Kim Bauer ’08 Interned This Summer with Urbanization NGO

Kimberly Bauer exposed herself to severe culture shock this summer. The senior from Concord, Mass., spent her spring semester in Botswana and, three days after returning home, moved to New York City to take up her internship with New York-based NGO WildMetro.

Bauer was one of more than 20 Hamiltonians who received college funding to participate in a summer internship. Work experience is becoming more and more necessary for college students but many opportunities are unpaid and require students to fund their own housing and living expenses as well as working for free.

Thanks to alumni and parent donations, Hamilton students can apply for funding to support them while they work in a field of interest with an organization that cannot pay them. Though Bauer works in an unpaid internship, she received a stipend from Hamilton's Joseph F. Anderson Internship Fund, given in honor of a 1944 Hamilton graduate who served the college for 18 years as vice president for communications and development. The fund in his name provides individual stipends to support full-time internships for students wishing to expand their educational horizons in preparation for potential careers after graduation.

WildMetro is the creation of David Berg, a Bronx native who has made it his mission to, as Bauer put it, "save where people live." Berg has made it his mission to protect wild space in cities, and the organization was founded to help define appropriate goals for metropolitan nature protection and to use a variety of common sense methods to achieve those goals. "He really believes that cities are better for the environment than suburbs," Bauer explained.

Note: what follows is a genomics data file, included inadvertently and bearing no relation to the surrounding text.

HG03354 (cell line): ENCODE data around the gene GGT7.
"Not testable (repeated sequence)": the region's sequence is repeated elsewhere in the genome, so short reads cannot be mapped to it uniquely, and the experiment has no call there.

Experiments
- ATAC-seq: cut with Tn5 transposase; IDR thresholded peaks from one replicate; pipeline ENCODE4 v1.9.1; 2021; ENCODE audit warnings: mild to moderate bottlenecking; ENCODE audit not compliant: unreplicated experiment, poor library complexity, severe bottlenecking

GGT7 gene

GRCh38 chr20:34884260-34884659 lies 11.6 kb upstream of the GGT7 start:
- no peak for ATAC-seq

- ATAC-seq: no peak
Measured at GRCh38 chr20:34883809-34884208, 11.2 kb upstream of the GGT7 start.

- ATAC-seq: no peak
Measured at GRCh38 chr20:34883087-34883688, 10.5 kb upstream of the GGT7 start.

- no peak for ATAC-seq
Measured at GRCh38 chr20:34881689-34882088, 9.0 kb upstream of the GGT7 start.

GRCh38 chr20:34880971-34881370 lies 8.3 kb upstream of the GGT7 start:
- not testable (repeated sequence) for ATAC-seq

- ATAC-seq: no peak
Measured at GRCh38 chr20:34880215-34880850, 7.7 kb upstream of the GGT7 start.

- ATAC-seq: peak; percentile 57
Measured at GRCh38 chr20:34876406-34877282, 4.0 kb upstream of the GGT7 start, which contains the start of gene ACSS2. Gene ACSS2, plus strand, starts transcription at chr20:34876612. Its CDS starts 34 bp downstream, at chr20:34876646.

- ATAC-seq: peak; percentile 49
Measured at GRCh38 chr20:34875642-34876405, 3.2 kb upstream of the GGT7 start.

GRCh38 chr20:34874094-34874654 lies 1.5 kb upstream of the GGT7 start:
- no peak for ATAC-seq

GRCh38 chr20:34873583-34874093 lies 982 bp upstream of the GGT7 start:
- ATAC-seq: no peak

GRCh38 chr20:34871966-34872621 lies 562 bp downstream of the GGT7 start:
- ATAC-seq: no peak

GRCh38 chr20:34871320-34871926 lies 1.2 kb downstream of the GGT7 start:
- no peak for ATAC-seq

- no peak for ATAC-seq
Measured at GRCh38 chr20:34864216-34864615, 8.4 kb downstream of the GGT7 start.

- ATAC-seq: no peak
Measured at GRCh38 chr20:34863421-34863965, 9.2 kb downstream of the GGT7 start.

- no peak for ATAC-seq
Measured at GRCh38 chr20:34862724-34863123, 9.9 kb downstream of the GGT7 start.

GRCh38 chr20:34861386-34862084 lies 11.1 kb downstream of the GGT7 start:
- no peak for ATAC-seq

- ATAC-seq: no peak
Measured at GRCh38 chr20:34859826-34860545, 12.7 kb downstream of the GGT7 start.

Bauer was hired by WildMetro to act as an assistant to their research director, but she was also given the opportunity to shadow Berg for a large part of her summer as well as helping with the research project. The research provided her with a number of hands-on opportunities, such as the chance to set cage traps to collect specimens, or cutting invasive park species.

Attending meetings with Berg gave Bauer the chance to see how a small NGO works on a corporate scale. WildMetro is extremely active in New York, and Bauer was present at a number of different conversations, including a meeting with Nature Network, a collection of representatives of nature organizations hired by the New York City Mayor's office to aid in a New York sustainability plan; and a meeting with a group of lawyers planning to sue builders who disobeyed building codes on Staten Island.

Bauer spent her spring semester in Botswana on an ecology and conservation program sponsored by the School of International Training. "Botswana is the ultimate open space," she said of the African country, which has the population of Manhattan in a flat expanse the size of Texas. With 17% of the land protected as parkland and sparsely populated, "Botswana and Manhattan could not be more different." She looked forward to the juxtaposition as a chance to diversity her knowledge of environmental studies, and came out of the summer with a thorough knowledge of the challenges which concern both rural and urban environments.

Although it was difficult to concentrate on issues in such a small and frantically busy organization, Bauer enjoyed her first summer internship. She chose the position because "I hadn't really explored what job opportunities I had" in environmental studies, and found herself getting a rigorous hands-on experience of the opportunities both in research and in a more corporate setting.

Bauer is a member of the women's varsity soccer team and began this year as a leader for the Adirondack Adventure program. She will also be living in the Woollcott Coop this year, and looks forward to more traveling after her graduation in May. 

-- by Lisbeth Redfield
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